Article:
When the old tire blows at speed and takes out the body work around the wheel well (If that’s ALL that happens)….
That $1,221.52 will seam pretty cheap….
So buy the tires and have them installed before the trek to California… $1,221.52 seems pretty cheap for “piece of mind” on a long road trip…
I own a hangered airplane with tires that are twenty one years old. That ought to spin people’s heads. Under FAA regulations for the use on my plane, it requires a complete inspection every year, including the tires. They’ve never failed nor do I know I know anyone who replaces their aircraft tire and anything other than condition.
My little 2000 BMW Z3 has 11 year old tires. I have physically inspected my tires and they look, feel, drive and sound like new. I sense what I called “litigation alert” where tire makers don’t want to expose their liability anymore than necessary. Secondly, what makes any particular time frame sacrosanct? Wouldn’t hauling a heavy load over rough surfaces (rocks, potholes, possums) put more wear and tear on tires? How long long would those tires last? The FAA is pretty specific how items on plane must be inspected and use and tires are not time-limited, at for Part 91 of the Feceral aviaton Regulations. Heck, even aircraft engine overhauls are not time-limited on a hours-of-use basis. (part 91 of the FARs) In fact, for many air-cooled engines, non-use of the engine can cause greater damage to an aircraft than engine than use beyond a manufacturer’s recommended time before overhaul (TBO, in airplane parlance).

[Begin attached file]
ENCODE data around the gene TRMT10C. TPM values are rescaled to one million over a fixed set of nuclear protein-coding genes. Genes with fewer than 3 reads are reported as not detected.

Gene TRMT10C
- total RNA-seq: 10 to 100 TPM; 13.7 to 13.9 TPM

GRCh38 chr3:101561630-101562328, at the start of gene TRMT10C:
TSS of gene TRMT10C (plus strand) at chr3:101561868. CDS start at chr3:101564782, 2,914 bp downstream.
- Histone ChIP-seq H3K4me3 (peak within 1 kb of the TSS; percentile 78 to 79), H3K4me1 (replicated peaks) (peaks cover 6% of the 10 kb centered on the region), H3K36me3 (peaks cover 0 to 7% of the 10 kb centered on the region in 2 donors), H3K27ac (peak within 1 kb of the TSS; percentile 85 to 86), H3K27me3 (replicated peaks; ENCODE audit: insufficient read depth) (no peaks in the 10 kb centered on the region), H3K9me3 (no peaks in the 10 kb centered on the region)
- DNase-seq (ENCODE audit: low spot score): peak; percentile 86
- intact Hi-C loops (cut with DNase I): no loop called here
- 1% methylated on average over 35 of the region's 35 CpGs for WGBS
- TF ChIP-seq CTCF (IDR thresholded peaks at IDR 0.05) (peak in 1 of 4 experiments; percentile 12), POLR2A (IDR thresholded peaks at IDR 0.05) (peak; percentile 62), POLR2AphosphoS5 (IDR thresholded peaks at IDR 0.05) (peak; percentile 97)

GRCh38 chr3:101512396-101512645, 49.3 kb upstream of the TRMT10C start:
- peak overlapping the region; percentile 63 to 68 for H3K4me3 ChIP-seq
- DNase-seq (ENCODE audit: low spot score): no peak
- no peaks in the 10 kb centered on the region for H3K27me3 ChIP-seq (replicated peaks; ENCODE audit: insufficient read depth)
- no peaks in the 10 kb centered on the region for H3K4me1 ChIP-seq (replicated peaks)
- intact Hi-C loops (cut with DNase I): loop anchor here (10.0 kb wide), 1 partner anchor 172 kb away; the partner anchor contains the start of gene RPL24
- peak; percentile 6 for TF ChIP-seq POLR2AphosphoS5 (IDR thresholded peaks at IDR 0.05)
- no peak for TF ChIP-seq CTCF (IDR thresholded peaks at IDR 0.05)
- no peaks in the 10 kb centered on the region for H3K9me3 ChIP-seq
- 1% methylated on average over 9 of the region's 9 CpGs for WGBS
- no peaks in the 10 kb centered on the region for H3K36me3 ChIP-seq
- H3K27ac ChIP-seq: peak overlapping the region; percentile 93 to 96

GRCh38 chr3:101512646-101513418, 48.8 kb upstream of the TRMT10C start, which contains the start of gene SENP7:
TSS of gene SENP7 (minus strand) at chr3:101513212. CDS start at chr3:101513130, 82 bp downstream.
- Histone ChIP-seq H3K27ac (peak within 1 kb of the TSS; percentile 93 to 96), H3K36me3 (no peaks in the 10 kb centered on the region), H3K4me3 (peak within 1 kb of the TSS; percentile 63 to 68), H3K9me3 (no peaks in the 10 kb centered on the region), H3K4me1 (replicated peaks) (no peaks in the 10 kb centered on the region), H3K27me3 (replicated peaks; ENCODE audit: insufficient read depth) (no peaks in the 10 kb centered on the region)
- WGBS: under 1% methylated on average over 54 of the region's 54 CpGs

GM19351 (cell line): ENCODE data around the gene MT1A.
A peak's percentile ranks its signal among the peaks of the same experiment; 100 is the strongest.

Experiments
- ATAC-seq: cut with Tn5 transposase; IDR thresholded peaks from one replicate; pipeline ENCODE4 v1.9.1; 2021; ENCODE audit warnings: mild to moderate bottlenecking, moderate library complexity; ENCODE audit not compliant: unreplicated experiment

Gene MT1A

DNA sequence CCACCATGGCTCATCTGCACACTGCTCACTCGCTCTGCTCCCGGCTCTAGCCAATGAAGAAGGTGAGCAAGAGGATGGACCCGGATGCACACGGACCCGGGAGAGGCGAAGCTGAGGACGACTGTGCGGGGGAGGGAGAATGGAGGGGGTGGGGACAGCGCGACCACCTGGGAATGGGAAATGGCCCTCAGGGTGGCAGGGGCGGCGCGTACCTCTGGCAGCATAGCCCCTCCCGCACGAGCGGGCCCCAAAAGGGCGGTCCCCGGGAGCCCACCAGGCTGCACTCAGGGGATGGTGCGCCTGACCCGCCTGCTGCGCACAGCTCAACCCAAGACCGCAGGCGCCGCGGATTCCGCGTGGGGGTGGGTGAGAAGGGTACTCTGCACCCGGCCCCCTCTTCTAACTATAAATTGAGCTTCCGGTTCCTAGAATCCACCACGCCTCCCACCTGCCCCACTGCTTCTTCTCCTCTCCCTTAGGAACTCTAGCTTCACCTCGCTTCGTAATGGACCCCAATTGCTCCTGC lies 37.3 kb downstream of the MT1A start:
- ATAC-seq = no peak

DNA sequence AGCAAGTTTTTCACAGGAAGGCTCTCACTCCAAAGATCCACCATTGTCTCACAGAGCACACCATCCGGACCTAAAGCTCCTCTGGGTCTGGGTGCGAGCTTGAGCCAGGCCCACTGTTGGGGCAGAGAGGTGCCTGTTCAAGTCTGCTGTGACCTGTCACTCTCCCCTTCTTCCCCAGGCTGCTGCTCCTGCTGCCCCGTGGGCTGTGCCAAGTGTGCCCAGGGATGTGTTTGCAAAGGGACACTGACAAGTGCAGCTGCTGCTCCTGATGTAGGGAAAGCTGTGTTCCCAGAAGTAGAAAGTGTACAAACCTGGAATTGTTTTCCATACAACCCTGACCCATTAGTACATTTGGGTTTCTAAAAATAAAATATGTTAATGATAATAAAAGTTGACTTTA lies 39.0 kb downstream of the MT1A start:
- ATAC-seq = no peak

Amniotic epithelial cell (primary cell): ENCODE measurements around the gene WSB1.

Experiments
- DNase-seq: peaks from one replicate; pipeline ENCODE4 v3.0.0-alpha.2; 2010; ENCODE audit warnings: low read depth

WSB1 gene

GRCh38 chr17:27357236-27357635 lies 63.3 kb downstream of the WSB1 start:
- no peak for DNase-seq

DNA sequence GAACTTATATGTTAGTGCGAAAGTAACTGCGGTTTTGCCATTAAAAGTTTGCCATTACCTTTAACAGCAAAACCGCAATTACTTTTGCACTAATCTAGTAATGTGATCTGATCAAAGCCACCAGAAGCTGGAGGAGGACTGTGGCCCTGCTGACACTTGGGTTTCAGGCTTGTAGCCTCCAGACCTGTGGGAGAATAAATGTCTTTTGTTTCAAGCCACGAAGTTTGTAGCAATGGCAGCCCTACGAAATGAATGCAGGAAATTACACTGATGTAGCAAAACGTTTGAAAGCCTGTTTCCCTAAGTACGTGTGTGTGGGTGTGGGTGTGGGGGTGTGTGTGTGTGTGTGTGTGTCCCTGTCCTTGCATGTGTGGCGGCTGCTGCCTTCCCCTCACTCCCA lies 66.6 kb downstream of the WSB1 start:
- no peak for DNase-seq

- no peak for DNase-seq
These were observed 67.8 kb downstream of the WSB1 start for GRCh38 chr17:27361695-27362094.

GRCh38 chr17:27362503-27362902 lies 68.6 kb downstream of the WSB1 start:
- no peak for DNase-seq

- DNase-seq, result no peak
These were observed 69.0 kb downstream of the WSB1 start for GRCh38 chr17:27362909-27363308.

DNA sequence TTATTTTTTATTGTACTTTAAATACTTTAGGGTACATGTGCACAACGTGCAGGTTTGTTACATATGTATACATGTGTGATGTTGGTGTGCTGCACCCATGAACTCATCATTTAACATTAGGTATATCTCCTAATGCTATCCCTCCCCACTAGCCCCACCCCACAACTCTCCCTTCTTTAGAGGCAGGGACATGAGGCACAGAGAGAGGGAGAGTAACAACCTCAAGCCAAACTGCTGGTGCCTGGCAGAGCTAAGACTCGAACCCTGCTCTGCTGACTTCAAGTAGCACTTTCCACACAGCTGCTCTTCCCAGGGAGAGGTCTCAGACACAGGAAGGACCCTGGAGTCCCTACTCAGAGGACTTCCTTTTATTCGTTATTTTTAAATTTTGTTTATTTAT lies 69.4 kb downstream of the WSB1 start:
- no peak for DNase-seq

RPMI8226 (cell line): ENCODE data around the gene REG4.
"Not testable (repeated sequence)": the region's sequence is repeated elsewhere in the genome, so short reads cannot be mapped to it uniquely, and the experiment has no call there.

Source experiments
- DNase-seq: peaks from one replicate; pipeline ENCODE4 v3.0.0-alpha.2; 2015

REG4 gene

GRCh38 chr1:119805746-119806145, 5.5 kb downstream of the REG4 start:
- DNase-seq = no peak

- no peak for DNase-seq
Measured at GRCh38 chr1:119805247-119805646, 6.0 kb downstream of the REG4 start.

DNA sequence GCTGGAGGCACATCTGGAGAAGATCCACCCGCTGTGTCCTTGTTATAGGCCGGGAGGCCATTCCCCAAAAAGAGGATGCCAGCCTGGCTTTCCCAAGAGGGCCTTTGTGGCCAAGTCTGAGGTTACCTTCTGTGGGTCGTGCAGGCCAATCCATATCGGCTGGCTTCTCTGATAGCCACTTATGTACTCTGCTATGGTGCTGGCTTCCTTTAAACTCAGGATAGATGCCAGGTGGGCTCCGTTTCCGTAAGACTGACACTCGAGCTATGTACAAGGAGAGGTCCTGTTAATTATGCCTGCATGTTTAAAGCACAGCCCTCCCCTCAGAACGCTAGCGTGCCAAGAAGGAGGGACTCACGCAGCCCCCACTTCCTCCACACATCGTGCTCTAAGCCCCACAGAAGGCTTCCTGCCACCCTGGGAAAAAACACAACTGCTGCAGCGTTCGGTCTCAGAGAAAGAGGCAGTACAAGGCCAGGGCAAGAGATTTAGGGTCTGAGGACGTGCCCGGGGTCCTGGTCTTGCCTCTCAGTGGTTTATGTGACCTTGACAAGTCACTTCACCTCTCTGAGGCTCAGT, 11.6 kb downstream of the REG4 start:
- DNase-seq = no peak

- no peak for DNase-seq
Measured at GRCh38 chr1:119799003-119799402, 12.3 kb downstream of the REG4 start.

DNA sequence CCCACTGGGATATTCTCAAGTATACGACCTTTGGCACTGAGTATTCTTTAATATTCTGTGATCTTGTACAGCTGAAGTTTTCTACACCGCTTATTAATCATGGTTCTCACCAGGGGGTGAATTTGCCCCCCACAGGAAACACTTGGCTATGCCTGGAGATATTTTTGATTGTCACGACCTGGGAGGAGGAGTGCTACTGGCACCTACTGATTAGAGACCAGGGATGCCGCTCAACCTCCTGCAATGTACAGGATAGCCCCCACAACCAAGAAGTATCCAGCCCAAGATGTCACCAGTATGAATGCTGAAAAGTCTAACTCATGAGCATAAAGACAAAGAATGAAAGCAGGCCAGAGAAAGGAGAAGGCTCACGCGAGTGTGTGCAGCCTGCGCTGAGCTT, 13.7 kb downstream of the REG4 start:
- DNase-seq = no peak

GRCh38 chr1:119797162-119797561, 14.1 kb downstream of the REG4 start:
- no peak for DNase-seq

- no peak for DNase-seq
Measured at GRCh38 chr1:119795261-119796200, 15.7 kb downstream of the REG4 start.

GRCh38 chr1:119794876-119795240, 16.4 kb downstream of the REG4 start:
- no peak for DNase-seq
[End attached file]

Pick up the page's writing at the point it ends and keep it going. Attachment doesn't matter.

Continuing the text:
I must hasten to add that aircraft used for charter or feeder airlines (Part 135) or scheduled carriers (Part 121) will have different maitenance protocol. And, yes, the airline use re-capped tires such as Boeing 757s,Aibus A320 and such. Further, the biggest user of recycled and used parts are aircraft carriers. It only required that the parts are safe for flight, just lihe new parts.
I just argue that condition upon inspection is more meaningful than simple, probably arbitrary time limits. I don’t fault anyone to change tires on time but I think, if your tires and wheels appear undamaged, than go have good time and change them after the tour.